Presentation Skills training during your professional career should have included a lesson about telling jokes in a presentation. That lesson should have been, “Don’t tell jokes!”

Unless you are performing as a stand-up comic in a comedy club, your presentation should not start with or include a joke.

Let me give you five reasons why I think you should avoid jokes.

1. The people in your audience probably have already heard the joke.

Have you ever attended a presentation where someone told a joke and you knew it?

Or, have you ever been at a party and where someone tells a joke and you’ve heard the same joke 25 times within the last 25 days.

If the audience knows the joke – if they’ve heard it – that diminishes the power you have in your presentation.

2. They might not get it.

They just flat-out don’t get the humor in the joke. It might be something that’s an inside joke for you or your group or your department or organization.

If they don’t get it, your presentation and your message lose importance and credibility.

3. It might not be funny.

Have you ever had someone tell you a joke that you did not find even passingly amusing?

Either the person telling the joke either did a poor job of telling the joke, or, it wasn’t funny.

Either way, you might have felt foolish because you weren’t laughing.

That situation put you and the joke teller in an awkward position.

The possibility of putting your audience in an awkward position should be enough reason for you to avoid jokes in your presentations.

4. The joke might not be relevant.

Some presenters use jokes to warm up the audience.

They might tell a joke because it, to them, is really funny. The problem comes when the joke has no relevance to the topic.

All points in your presentation need to tie to your message. If the joke does not tie to your message, or, if the relevance is not clear, you lose your audience.

5. Different people have different humor quotients.

Some people have the humor quotient of a rock.

You might think that everyone in the audience understands the joke.

But, if any of these people have a low humor quotient, the joke will either go right over their heads or they’ll feel embarrassed because they didn’t get it.

Or, they’re going to think you are being sarcastic and you are trying to embarrass or intimidate them.

Rather than tell a joke, tell a story related to your point, use humor, or tell a humorous story.

You can find humor anywhere. Humor is all around you.

Don’t make fun of others. Make fun of yourself. Tell a story about something humorous that happened to you.

Let me give you an example.

For eight years, I traveled around the United States conducting seminars in hotels for two major seminar houses.

Perhaps the most memorable and the most embarrassing seminar happened on a Monday in a hotel in Lanham, Maryland.

The topic of this seminar happened to be customer service.

Unlike several of the hotel experiences I could relate, I was delighted that this hotel did an exceptional job of making sure everything was perfect for my seminar.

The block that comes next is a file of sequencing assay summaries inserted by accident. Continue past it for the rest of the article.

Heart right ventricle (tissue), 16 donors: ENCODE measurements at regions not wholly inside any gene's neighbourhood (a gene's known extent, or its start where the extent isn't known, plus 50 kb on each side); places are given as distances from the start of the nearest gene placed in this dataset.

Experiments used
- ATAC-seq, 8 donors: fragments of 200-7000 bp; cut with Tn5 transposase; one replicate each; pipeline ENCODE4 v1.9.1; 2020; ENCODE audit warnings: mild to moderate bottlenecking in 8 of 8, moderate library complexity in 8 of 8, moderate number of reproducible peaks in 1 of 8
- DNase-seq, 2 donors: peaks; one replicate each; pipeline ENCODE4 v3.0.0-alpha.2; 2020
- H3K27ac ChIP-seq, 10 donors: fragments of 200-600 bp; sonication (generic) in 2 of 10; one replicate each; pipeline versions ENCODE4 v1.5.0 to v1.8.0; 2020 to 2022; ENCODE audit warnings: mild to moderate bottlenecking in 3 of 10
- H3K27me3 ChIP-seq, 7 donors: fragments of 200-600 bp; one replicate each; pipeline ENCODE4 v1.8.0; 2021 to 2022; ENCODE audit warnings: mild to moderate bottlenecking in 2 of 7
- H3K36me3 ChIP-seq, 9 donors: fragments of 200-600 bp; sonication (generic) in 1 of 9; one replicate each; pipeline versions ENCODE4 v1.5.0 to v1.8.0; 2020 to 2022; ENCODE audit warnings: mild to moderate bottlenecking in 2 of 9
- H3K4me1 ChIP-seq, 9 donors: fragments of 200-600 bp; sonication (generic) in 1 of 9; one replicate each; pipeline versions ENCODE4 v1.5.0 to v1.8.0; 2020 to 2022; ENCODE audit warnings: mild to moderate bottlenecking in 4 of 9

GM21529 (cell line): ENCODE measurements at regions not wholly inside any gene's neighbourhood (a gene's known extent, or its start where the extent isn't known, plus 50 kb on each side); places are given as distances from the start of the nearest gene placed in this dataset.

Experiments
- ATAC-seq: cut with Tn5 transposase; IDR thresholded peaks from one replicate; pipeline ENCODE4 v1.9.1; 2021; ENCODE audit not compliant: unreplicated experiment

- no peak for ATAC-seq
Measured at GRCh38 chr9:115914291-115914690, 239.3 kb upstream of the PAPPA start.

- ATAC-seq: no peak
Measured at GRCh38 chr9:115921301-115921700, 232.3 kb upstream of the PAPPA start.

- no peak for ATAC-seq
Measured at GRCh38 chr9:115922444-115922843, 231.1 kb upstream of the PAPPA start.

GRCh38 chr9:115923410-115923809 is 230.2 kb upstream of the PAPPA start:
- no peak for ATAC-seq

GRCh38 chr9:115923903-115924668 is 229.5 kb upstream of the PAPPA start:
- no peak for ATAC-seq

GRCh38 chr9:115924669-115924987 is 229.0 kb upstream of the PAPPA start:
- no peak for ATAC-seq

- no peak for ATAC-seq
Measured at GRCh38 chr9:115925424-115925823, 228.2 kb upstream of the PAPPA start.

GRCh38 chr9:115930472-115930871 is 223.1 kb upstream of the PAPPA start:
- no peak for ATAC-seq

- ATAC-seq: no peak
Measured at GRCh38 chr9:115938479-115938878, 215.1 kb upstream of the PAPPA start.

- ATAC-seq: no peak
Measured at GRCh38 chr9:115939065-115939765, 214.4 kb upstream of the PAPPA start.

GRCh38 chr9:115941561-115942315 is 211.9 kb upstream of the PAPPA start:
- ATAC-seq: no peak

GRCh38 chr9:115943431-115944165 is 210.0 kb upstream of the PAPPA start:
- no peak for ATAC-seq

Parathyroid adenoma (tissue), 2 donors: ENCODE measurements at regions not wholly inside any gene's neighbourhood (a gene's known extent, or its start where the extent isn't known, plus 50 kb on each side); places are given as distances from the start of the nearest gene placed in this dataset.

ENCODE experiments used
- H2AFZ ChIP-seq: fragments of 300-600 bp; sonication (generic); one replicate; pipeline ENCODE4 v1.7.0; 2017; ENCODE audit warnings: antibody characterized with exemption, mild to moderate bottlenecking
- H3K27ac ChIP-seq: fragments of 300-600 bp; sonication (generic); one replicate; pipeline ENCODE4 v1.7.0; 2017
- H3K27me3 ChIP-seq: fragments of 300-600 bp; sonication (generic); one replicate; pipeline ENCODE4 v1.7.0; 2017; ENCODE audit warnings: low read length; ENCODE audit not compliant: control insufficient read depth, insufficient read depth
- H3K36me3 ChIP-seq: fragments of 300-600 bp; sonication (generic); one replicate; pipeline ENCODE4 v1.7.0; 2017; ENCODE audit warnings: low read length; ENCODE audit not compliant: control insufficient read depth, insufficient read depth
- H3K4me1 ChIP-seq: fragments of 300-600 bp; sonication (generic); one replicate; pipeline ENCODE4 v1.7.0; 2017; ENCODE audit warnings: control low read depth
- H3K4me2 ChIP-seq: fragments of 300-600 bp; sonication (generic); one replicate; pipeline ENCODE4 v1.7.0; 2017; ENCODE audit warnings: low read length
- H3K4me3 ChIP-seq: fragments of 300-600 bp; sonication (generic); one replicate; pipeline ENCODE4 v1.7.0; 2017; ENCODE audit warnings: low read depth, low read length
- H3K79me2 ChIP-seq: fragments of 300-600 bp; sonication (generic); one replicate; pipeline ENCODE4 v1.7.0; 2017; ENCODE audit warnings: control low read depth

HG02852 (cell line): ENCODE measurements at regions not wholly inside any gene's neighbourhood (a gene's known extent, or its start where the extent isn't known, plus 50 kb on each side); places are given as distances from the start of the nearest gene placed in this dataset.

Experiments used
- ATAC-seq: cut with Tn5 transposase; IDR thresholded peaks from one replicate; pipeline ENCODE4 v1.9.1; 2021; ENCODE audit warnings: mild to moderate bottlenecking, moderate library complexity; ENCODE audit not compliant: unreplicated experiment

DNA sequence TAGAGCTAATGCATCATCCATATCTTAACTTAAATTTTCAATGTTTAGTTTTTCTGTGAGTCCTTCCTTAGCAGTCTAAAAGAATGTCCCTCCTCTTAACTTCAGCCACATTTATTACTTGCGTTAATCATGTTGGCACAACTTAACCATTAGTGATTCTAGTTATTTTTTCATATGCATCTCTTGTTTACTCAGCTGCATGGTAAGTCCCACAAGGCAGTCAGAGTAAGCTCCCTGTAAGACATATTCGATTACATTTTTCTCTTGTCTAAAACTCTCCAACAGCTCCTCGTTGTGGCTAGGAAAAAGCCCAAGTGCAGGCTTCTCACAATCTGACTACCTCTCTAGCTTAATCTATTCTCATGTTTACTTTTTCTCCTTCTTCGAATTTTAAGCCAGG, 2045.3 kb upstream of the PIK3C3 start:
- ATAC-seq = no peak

They even apologized to all the overnight guests for the low water pressure in the hotel showers. They explained that somewhere in the hotel, water was leaking from a pipe and that they had not yet found the source of the leak.

At 2:23 in the afternoon, my seminar participants found the source of the leak.

At 2:23, while I was in the middle of explaining a very important principle in customer service, a two foot by four foot drop ceiling tile, completely saturated by a weekend of accumulating water, crashed down directly on my head.

Seconds before 2:23 in the afternoon, as I maintained eye contact with audience, they seemed to be moving in slow motion.

Their mouths seemed to drop open in slow motion. Their eyes opened wide in amazement in slow motion. Their arms, with almost drill team precision, moved upward to point to the ceiling tile in slow motion.

Imagine a two by four ceiling tile, completely saturated to the point where the braces holing it up could not bear the weight of another ounce of water, lets go and lands on your head.

My head was covered; my suit was covered; my glasses were covered.

Without skipping a beat, I raised my left arm, looked at my watch and said, “This looks like a great time for us to take our break. See you at 2:45.”

Funny story? I think so.

Relevant? Yes.

When the participants came back from the break, I was able to relay to them all the hotel did and planned to do for me.

The participants saw first hand how quickly the hotel staff responded to make participants comfortable and content with complimentary coffee and cookies for the remainder of the seminar.

They experienced a humorous spectacle and learned a few lessons in customer service.

All of you have humorous stories to tell. Make a deposit from your memory banks and invest in a good story rather than a joke to add zest to your presentations.

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